Kitty (pictured) admits the compliments about her appearance made her feel good about herself after weeks of loathing her failing body

Kitty (pictured), admits that she felt good after feeling awful about her body for weeks.

My bladder stopped functioning in April of last year. After my stomach distended, I felt eight months pregnant. I was then rushed to hospital in pain.

I had gone into what’s called retention — my bladder had more than double the amount of urine that it is designed to cope with.

After the UK opened, my instinct was to retreat and spend most of my time lying down. I lost my appetite and started losing weight. I had to lose muscle and some essential fat. I felt weak, miserable and unable to find the energy to even play with my kids.

The waiting list for emergency rooms and other invasive procedures became a constant part of daily life.

By late June, I was tiny — about the size I was at 14, a stone lighter than my normal ‘healthy’ weight. Even though I am a small 5’1″ person, a stone is quite a bit when you consider that I was already very slim.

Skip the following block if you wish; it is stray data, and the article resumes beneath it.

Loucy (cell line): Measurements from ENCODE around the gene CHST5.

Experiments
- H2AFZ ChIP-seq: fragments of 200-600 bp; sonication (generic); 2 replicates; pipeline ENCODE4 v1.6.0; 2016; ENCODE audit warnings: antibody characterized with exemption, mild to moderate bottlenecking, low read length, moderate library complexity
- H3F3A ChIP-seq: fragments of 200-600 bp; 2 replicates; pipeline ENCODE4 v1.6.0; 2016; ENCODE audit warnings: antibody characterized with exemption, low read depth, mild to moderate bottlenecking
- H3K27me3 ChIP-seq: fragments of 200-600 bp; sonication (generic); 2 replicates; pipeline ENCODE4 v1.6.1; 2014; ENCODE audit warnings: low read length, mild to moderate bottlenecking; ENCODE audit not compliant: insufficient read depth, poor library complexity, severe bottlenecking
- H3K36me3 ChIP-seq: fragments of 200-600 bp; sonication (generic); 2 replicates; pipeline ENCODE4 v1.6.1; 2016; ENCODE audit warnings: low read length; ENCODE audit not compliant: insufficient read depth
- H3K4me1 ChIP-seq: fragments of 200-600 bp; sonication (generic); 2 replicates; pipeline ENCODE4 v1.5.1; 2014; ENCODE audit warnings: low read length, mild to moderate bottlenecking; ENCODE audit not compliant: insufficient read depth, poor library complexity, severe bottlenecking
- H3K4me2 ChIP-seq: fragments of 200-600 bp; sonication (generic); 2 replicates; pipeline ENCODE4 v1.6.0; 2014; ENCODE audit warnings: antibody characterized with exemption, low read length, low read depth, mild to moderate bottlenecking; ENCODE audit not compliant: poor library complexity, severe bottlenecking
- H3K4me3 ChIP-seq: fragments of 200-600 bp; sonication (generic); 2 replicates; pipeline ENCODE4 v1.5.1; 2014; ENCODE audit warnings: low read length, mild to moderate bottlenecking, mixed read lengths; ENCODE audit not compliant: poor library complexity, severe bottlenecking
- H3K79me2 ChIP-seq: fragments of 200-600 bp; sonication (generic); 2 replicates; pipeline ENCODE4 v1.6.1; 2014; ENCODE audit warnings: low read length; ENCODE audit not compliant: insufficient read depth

It was so dark and I was suffering from severe pain. 

When I went out for a run with the kids, or just to have a few drinks with my friends, many people complimented me on how I looked.

They all seemed so good-intentioned. I even enjoyed them.

I felt good about myself, after having spent weeks loathing my poor body. The cult of skinny is so ingrained that I started to believe what was repeated so many times — that being so thin was the upside to it all.

My initial thoughts were that I appeared miserable and unwell. But, I found out I actually looked much better. And it wasn’t just women — in fact one male friend was so insistent in his compliments that even my easy-going husband felt the need to step in and say: ‘Mate, she’s had a really bad time,’ to stop him.

My grandmother and mother, who were more acutely aware of my struggles, also applauded my weight loss. As a victory, I celebrated it.

Kitty (pictured) admits she's found herself struggling with the inevitable weight gain since her health has improved

Kitty (pictured) says she struggles with inevitable weight gain now that her health is better

After a while I didn’t know what to believe; the version of me I could see in the mirror — which I knew was too thin — or the version reflected to me by everyone else, which was apparently the best version of me they’d ever seen.

Friends spoke out, but the cheers from all were deafening.